Burroughs left the country after Joan’s death, and until 1973, lived as an expatriate. During this time, he traveled extensively, wrote, and collaborated with Brion Gysin in the cut-up methodology. After returning to the United States, he met James Grauerholz, who would become Burroughs’ biographer–and who helped Burroughs create some of his extravagant characters, such as Dr. Benway. Later in Burroughs life, he infected punk music and musicians such as Patti Smith, acted in movies (such as The Drugstore Cowboy), went on the television show Saturday Night Live, and went down the path that other beats went: into further subcultures, further paths, and further media.
Burroughs was a genius, really, who developed his own perspective of the world at a very young age, and who continued his sneer against conformity up until his dying day, when he smoked the “sacred herb” (August, 1997).
Allow me to stop here and put Burroughs into the “beat category,” which is an awful label in one way–but which exists nonetheless. The beats, as we call them now, did form a bond that was more closely tied to a central conciousness than to similarity in writing styles. Burroughs was nothing like Gary Snyder, for example. Burroughs seemed dark, comparably, and was coming from the East Coast circle of beats of peers Jack Kerouac, Allen Ginsberg, Lucien Carr, and Herbert Huncke. He was an alien. Snyder, from the West Coast poetry scene, was lighter, completely immersed in nature and culture. Their approaches were different. But one thing in common with these types of beat personalities is that the way, or dao, was off the beaten path. To be beat, simply, to me seems to be off the path–writers who go off into their own style of wilderness to see what is out there and to come back to express what they found.
With that thought in mind, here are the kinds of things Burroughs wrote in his 83 years of existence on this planet:
(Taken and varied from Adrien Begrand’s review of Word Virus):
- “Personal Magnetism” shows his trademark sense of humor starting to peek through his writing.
- “Twilight’s Last Gleamings,” his famous collaboration with buddy Kells Elvins, is the first example of Burroughs’ brilliant satirical imagination.
- In “And The Hippos Were Boiled In Their Tanks,” an early collaboration with Jack Kerouac, they both (in alternating chapters) embellished the story of the famous David Kammerer murder
Junkie, Queer, and Yage Letters are all key to Burroughs, with his touching, famous introduction to Queer, where he mourns the loss of his companion Joan (saying it was his mission to write his way out of the darkness created by the shooting incident); and “Roosevelt After The Inauguration,” a savagely funny routine from The Yage Letters, which describes, in the way only Burroughs can describe, the first few days of a power-mad politician’s presidency. The apocalyptic, horrific, hilarious story marks a real turning-point in Burroughs’ writing. However, the real turning point is Interzone.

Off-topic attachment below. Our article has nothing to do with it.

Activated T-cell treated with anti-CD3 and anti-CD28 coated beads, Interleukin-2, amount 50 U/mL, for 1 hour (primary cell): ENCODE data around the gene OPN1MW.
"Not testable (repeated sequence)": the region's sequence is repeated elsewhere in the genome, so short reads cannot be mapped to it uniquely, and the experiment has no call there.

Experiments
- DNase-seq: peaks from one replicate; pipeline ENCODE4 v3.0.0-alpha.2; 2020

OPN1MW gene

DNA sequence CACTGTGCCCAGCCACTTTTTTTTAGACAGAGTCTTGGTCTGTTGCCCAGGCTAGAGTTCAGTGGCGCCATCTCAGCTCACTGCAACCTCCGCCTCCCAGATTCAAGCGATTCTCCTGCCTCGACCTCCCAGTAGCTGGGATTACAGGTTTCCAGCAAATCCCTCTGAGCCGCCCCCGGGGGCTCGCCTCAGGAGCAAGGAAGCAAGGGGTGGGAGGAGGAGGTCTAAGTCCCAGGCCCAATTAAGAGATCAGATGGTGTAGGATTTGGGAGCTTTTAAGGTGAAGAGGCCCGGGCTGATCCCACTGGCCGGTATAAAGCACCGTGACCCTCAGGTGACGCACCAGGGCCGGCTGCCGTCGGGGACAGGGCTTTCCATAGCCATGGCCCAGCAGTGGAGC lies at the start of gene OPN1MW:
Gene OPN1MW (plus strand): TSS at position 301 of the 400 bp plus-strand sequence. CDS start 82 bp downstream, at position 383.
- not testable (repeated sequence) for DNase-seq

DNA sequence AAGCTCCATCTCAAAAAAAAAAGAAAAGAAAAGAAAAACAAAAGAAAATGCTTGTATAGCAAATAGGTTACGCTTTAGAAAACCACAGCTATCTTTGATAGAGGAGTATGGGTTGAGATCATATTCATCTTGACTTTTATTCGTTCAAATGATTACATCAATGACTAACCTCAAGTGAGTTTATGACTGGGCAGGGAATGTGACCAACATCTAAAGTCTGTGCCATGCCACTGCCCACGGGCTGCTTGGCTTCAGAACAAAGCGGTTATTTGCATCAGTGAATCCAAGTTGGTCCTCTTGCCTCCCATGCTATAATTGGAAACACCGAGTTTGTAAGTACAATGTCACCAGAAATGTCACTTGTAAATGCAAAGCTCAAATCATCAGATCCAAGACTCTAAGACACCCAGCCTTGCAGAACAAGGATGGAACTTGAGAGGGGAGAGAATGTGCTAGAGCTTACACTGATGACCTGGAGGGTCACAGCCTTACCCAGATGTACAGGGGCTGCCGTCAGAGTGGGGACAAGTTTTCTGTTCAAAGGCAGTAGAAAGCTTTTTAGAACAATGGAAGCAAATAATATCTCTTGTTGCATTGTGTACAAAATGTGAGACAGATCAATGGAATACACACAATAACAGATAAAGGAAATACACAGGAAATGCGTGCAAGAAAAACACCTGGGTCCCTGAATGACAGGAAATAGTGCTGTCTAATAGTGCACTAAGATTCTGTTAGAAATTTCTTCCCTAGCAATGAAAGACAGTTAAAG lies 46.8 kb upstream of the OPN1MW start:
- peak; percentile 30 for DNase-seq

Interzone is the real stuff, the start of the journey into Burroughs’ apocalyptic vision. The book Word Virus starts off with excerpts from the book Interzone, including the section “Word”. In it Burroughs finally lets go, attempting for the first time a sream-of-consciousness style, writing anything that pops into his head. He accurately describes his experience as finally letting loose an enema that had been inside him for forty-odd years. He let the shit fly, and the world (and the Word) was all the better for it.
The Naked Lunch, one of Burroughs’ trademarks, has Dr. Benway, the immortal “Atrophied Preface”, and, of course, the talking asshole.
The cut-up novels of the mid-sixties, The Soft Machine, The Ticket That Exploded, and Nova Express comprise another trilogy. The Soft Machine is the best book of the three, with “The Mayan Caper” ranking among Burroughs’ all-time best pieces. The Ticket That Exploded, when read in full, is an alternately fascinating and frustrating book, where Burroughs lets the cut-ups and fold-ins nearly spiral out of control, but the excerpts provided highlight the best parts of the book, and make his ‘language as a virus’ theory more clear and comprehensible.
The Nova Express excerpts also keep things a bit more focused, instead of going into cut-up overkill. “Inspector Lee: Nova Heat” (Word Virus) is definitive of Burroughs’ cut-up theory, but rapidly loses momentum in the pieces “Who Is The Third That Walks Beside You” and “Last Post Danger Ahead.”
The selections from The Third Mind, Burroughs’ collaboration with Gysin, are at first interesting, but quickly bog down in far too much cut-up experimentation. It’s a stultifying read, and what memorable parts there are hard to find again amid the mess of random phrases. The pieces from The Job are a bit too long, nearly thirty pages devoted to Burroughs’ rambling on and on about tape splicing, L. Ron Hubbard’s e-meters, and other subjects.